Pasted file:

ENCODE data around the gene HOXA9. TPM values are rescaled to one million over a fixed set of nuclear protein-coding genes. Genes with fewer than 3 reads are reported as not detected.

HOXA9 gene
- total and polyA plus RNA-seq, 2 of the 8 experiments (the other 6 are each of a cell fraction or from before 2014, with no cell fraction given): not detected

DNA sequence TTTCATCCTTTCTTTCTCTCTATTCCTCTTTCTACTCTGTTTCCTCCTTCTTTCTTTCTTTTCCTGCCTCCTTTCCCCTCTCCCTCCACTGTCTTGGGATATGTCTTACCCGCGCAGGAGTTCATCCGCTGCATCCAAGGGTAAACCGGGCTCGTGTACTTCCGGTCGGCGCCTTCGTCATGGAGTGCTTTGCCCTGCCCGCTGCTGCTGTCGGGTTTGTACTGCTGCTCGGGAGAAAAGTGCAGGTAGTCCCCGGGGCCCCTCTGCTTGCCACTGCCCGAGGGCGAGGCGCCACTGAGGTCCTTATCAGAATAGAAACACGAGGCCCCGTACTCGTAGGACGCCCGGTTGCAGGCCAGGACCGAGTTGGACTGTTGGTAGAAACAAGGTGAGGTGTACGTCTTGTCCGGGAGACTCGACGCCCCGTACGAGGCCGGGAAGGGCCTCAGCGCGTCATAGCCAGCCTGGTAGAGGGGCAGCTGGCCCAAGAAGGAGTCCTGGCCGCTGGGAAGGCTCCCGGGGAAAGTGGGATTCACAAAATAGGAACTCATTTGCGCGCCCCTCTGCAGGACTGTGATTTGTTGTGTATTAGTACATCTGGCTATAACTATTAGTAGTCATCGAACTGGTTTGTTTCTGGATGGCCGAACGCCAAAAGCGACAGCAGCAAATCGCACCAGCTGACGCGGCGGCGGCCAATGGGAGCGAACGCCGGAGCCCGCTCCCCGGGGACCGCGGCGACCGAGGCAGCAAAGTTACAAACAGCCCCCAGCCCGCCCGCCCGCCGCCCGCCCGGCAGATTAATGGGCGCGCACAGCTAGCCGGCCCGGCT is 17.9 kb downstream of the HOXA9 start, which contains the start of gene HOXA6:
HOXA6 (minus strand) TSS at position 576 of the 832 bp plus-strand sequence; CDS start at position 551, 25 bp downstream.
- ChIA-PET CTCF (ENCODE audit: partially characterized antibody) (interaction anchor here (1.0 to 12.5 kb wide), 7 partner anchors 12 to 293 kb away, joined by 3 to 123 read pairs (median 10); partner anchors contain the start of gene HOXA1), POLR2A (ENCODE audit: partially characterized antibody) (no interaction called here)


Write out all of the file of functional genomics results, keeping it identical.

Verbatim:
ENCODE data around the gene HOXA9. TPM values are rescaled to one million over a fixed set of nuclear protein-coding genes. Genes with fewer than 3 reads are reported as not detected.

HOXA9 gene
- total and polyA plus RNA-seq, 2 of the 8 experiments (the other 6 are each of a cell fraction or from before 2014, with no cell fraction given): not detected

DNA sequence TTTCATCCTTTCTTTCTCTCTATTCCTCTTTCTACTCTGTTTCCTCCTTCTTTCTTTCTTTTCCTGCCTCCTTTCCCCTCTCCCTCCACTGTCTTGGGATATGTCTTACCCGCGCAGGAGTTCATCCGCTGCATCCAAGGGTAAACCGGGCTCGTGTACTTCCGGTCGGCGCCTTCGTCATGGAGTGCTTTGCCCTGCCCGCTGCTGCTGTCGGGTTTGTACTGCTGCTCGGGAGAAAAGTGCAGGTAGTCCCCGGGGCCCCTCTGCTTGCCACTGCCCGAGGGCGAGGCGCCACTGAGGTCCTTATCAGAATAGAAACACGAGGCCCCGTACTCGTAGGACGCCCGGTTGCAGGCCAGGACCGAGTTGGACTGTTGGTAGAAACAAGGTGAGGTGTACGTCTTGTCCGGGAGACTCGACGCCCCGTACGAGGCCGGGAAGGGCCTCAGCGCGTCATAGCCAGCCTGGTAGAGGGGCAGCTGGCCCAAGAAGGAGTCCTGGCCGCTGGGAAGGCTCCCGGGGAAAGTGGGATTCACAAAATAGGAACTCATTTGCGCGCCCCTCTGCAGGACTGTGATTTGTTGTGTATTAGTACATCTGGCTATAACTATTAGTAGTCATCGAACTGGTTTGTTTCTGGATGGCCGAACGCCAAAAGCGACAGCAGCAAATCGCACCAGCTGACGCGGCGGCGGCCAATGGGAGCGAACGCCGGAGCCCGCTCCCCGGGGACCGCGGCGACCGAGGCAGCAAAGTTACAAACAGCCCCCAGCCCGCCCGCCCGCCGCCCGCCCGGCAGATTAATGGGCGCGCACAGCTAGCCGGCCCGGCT is 17.9 kb downstream of the HOXA9 start, which contains the start of gene HOXA6:
HOXA6 (minus strand) TSS at position 576 of the 832 bp plus-strand sequence; CDS start at position 551, 25 bp downstream.
- ChIA-PET CTCF (ENCODE audit: partially characterized antibody) (interaction anchor here (1.0 to 12.5 kb wide), 7 partner anchors 12 to 293 kb away, joined by 3 to 123 read pairs (median 10); partner anchors contain the start of gene HOXA1), POLR2A (ENCODE audit: partially characterized antibody) (no interaction called here)